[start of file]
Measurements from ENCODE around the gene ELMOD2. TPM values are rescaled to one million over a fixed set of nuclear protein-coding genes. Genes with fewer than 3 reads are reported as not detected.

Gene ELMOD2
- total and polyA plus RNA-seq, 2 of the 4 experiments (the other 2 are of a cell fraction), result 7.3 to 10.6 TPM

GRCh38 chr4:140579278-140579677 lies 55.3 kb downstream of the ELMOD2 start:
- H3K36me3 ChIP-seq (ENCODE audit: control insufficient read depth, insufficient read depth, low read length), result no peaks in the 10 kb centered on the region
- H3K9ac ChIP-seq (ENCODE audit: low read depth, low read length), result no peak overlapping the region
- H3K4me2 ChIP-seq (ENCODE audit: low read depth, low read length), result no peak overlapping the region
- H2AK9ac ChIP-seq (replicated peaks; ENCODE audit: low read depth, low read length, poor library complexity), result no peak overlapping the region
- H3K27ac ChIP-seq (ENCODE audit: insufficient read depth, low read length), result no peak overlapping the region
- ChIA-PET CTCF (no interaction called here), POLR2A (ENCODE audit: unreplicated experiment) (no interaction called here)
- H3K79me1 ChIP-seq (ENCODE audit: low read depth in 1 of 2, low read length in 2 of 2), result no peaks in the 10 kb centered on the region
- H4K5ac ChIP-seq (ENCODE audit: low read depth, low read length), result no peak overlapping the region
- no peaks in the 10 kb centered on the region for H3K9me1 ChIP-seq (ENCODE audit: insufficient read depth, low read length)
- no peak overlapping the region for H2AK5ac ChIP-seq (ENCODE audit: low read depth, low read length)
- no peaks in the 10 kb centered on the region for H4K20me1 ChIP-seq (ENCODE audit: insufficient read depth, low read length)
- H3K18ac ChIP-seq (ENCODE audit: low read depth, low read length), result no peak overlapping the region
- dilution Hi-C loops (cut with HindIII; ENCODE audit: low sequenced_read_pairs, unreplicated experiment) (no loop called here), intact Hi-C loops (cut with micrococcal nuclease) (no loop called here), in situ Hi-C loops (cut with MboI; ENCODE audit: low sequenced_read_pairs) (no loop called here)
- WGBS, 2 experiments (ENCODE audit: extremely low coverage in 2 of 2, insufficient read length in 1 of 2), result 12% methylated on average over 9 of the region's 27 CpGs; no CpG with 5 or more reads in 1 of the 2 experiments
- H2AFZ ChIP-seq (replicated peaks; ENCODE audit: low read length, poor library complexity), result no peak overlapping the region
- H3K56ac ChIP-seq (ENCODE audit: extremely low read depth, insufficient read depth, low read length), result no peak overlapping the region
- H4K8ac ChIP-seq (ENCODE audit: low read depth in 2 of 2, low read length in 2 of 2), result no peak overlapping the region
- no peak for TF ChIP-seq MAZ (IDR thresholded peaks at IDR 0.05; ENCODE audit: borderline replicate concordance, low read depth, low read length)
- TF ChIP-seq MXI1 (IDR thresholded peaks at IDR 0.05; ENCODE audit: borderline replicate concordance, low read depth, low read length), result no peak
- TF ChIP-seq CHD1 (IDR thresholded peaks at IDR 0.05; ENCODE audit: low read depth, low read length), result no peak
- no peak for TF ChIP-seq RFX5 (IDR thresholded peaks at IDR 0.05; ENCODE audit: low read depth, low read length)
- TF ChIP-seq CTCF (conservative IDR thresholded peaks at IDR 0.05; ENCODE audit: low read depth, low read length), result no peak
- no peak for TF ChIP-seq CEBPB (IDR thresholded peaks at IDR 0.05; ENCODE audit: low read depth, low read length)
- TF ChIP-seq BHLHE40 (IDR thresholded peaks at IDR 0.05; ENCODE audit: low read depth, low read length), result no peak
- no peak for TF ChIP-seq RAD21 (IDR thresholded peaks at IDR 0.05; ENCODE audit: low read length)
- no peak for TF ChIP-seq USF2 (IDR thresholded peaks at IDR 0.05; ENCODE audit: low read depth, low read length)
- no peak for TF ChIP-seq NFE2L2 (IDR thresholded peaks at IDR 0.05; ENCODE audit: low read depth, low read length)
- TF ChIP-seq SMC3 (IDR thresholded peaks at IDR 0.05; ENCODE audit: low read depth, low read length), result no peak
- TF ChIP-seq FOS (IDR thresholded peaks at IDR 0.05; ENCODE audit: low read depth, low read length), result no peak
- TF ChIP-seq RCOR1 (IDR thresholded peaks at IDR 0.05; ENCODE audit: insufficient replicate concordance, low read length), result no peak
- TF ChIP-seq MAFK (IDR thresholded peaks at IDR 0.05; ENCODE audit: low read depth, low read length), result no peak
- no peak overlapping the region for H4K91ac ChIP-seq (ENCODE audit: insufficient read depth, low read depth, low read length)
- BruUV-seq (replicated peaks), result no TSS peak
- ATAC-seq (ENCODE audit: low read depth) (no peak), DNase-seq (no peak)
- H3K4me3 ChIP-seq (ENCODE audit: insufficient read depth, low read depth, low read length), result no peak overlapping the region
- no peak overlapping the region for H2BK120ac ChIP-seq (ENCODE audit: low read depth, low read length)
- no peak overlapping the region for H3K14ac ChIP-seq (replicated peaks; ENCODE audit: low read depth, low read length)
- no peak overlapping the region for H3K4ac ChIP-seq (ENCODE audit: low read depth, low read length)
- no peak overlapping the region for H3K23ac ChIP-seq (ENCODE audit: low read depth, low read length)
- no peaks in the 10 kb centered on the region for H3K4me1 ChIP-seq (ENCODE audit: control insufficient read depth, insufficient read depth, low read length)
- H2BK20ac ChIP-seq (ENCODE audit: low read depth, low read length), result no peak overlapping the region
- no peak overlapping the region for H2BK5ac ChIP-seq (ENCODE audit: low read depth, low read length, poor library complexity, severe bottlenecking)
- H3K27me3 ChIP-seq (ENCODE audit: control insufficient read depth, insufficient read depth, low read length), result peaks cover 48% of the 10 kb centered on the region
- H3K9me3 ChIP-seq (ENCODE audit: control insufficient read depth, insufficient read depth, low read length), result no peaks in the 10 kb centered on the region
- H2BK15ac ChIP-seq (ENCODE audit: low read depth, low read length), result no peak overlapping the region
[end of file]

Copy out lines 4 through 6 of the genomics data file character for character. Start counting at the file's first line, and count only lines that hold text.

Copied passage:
GRCh38 chr4:140579278-140579677 lies 55.3 kb downstream of the ELMOD2 start:
- H3K36me3 ChIP-seq (ENCODE audit: control insufficient read depth, insufficient read depth, low read length), result no peaks in the 10 kb centered on the region
- H3K9ac ChIP-seq (ENCODE audit: low read depth, low read length), result no peak overlapping the region